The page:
Push to Bring Back Civility to Presidential Politics

WBNS-10TV by Glenn McEntyre

Much has been made of the nasty tone of this year's election cycle.

Friday in Columbus, an effort got underway to bring civil conversation back to politics.

In an especially uncivil season, Friday at the Ohio Statehouse, came the call to do better.

"Our children are watching,” former Ohio Supreme Court Justice Yvette McGee Brown said. “And I think when we as parents or grandparents or just people who care about children, when you think about what they're seeing and the message that they're getting, we should all be a little embarrassed."

McGee Brown was among the headliners at a Town Meeting on civility in politics.

One of the groups supporting the effort is the National Institute for Civil Discourse, formed after the mass shooting in Tucson that injured Congresswoman Gabby Giffords.

"The community and university said we have to make something positive come out of this horrific tragedy,” Executive Director Dr. Carolyn Lukensmeyer said.

She says the toxic tone of political debate has alienated too many Americans.

"Once a person feels that kind of emotion, if they can't take an action, they disengage. That may mean they don't vote. That may mean they just give up on politics,” Lukensmeyer said.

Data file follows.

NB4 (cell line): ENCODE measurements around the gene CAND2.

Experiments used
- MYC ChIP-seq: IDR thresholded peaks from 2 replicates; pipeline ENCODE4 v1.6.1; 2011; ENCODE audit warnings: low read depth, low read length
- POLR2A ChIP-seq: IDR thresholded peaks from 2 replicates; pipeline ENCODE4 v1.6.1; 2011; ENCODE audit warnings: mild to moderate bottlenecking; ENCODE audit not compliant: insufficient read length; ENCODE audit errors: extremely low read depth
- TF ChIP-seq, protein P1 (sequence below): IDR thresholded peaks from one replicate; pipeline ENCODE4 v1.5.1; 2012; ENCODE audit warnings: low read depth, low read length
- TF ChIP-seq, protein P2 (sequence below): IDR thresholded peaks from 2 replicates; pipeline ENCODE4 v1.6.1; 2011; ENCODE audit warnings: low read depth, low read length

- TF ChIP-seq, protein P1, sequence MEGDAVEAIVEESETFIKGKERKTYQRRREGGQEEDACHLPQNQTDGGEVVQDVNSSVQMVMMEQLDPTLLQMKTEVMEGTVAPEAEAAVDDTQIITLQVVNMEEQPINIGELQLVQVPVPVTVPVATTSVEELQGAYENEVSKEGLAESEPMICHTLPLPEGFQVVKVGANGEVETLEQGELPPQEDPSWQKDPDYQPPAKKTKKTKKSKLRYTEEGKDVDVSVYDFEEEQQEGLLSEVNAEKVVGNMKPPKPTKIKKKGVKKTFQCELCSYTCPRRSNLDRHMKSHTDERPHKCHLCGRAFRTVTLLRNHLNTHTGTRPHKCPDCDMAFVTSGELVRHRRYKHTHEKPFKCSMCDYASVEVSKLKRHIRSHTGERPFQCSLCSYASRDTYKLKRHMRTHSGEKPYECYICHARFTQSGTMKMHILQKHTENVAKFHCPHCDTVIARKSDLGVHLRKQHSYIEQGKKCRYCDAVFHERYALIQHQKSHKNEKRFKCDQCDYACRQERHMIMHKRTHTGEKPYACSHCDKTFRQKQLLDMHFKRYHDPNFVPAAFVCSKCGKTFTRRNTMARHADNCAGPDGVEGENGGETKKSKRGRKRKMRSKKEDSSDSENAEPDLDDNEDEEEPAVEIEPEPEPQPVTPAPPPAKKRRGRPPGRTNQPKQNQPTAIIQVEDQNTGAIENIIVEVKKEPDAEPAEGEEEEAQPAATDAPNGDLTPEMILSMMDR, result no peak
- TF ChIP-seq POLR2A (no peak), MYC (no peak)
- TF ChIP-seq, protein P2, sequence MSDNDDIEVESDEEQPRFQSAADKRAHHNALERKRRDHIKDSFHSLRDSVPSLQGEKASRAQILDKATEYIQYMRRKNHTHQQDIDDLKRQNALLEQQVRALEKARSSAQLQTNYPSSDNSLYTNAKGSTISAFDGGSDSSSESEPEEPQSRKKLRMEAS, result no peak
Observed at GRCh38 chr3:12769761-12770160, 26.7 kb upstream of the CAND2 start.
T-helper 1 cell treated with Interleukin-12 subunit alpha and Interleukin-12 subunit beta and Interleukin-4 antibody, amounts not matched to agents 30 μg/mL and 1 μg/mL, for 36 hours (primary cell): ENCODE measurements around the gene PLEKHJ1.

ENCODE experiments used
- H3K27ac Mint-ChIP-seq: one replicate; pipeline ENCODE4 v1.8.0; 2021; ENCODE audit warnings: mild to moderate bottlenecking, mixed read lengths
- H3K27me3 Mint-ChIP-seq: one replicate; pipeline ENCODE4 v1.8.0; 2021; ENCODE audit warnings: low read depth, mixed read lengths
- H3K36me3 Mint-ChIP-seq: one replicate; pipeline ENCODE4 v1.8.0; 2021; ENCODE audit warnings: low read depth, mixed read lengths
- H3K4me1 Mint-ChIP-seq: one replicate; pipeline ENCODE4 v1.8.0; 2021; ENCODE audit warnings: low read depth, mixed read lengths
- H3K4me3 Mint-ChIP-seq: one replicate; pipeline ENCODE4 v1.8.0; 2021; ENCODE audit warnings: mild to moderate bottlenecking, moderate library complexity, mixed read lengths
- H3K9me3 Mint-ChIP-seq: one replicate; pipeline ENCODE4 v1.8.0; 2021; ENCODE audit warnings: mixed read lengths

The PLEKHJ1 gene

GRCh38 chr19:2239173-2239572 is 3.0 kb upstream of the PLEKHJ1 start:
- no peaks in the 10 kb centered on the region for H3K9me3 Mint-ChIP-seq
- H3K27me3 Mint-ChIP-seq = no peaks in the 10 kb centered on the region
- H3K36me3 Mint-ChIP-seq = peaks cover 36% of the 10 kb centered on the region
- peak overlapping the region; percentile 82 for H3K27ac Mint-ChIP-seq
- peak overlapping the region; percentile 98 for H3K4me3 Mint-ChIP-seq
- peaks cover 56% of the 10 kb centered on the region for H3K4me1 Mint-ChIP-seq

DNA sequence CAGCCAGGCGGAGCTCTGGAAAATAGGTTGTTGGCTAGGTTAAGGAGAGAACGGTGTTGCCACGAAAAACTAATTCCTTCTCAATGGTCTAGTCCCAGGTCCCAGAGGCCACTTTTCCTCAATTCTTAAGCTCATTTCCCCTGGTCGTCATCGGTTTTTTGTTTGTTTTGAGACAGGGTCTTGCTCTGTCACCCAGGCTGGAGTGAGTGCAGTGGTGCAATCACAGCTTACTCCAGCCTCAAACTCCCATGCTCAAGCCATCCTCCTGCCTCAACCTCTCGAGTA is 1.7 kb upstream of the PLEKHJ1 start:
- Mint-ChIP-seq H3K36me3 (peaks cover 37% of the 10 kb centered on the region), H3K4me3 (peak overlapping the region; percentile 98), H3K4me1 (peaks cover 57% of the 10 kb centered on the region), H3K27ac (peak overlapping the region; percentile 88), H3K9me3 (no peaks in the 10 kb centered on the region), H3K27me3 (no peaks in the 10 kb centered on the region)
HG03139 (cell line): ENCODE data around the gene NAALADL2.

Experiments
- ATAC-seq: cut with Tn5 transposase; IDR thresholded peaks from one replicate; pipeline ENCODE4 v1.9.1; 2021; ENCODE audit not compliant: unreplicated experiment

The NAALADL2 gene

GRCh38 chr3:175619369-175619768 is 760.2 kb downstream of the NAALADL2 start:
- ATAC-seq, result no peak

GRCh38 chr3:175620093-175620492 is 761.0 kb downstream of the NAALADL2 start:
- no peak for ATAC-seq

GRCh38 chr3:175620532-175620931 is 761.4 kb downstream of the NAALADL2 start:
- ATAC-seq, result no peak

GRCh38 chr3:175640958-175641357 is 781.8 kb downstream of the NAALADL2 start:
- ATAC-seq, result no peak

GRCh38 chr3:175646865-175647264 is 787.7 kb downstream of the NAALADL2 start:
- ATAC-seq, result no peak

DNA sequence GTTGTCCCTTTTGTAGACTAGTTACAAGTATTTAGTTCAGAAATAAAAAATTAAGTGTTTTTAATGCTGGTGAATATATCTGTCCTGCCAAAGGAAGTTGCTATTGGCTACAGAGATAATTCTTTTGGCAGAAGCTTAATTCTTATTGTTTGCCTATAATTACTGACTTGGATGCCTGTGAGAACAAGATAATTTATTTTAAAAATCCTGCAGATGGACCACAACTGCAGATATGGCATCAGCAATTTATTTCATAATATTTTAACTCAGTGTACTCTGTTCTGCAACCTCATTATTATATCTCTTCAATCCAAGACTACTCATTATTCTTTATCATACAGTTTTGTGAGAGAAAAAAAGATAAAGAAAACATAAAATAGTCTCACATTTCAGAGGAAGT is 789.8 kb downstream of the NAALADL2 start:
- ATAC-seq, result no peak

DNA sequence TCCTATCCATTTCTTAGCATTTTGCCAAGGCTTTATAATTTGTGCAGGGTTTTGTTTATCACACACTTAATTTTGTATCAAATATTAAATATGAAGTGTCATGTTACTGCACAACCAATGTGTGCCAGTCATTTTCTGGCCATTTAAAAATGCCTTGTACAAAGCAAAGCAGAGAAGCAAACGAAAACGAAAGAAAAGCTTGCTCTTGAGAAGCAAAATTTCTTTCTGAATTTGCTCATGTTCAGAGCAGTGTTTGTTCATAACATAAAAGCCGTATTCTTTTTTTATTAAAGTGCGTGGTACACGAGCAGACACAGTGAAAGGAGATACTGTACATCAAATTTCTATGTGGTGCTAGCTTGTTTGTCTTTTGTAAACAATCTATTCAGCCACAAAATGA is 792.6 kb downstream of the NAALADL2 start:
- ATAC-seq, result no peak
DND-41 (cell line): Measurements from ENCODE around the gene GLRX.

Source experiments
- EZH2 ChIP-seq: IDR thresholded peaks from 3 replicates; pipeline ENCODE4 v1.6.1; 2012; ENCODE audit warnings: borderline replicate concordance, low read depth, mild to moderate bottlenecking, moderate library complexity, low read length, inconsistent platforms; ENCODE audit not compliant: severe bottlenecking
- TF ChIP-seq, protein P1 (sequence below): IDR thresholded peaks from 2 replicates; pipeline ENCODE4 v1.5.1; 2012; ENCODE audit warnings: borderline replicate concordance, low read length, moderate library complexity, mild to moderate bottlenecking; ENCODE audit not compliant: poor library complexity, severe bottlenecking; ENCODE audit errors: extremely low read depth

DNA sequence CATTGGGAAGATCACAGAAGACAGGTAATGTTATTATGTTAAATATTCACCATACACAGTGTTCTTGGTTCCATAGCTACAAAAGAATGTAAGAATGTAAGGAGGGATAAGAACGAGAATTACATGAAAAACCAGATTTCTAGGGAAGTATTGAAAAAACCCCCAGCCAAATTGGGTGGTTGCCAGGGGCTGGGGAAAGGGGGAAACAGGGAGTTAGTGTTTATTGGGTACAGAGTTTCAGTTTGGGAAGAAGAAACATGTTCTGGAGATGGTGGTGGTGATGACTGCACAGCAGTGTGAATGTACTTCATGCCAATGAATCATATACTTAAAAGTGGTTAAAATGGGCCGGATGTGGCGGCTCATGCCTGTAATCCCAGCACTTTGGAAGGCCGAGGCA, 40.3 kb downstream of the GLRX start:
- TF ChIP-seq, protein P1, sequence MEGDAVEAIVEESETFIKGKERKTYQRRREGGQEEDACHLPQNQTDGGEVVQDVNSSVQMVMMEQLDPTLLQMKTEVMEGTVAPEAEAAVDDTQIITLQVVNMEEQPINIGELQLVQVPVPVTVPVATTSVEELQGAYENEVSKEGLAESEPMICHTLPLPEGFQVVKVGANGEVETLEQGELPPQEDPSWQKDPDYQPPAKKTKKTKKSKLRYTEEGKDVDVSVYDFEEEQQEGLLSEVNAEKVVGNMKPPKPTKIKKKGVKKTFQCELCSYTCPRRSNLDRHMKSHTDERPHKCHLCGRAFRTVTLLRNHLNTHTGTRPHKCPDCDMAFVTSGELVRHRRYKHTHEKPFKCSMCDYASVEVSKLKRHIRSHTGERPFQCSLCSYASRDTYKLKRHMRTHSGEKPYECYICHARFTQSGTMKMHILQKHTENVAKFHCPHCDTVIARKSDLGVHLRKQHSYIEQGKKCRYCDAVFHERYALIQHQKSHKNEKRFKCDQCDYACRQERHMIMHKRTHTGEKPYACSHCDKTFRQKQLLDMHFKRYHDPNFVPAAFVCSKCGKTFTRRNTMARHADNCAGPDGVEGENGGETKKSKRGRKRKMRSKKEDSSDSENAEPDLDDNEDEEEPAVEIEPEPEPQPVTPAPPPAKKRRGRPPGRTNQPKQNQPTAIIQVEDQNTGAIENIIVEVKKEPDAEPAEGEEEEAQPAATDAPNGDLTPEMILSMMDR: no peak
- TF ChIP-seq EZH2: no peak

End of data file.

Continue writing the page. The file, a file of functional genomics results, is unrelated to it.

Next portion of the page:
Columbus City Council member Michael Stinziano sees it impacting local millennials.

"The median age of the city is actually 34,” he said. “And you just see all of this talent, this engagement, and people giving back, being involved. We have the largest young professionals organization in the country. Yet, that does not translate to civic participation in elections."

"We have to re-engage the American public to express how embarrassed they are, how frustrated they are, how disappointed they are. And help them understand they can do things to make a difference,” Lukensmeyer said.

To make that difference, she says start local- with your state leaders and members of Congress. Let them know your concern.

If citizens don't take back their politics, Lukensmeyer fears recent violence will only be a preview of the Republican Convention in Cleveland this summer.

"How do I stand up against that? It's very simple,” she said. “Not easy, but simple. You need to stand firmly to say this is unacceptable to me as an American."

Friday's discussion will be made available to Ohio schools, along with a curriculum on civility.

You can find out more information by clicking here or try a small group exercise by texting ‘Civility’ to 89800.

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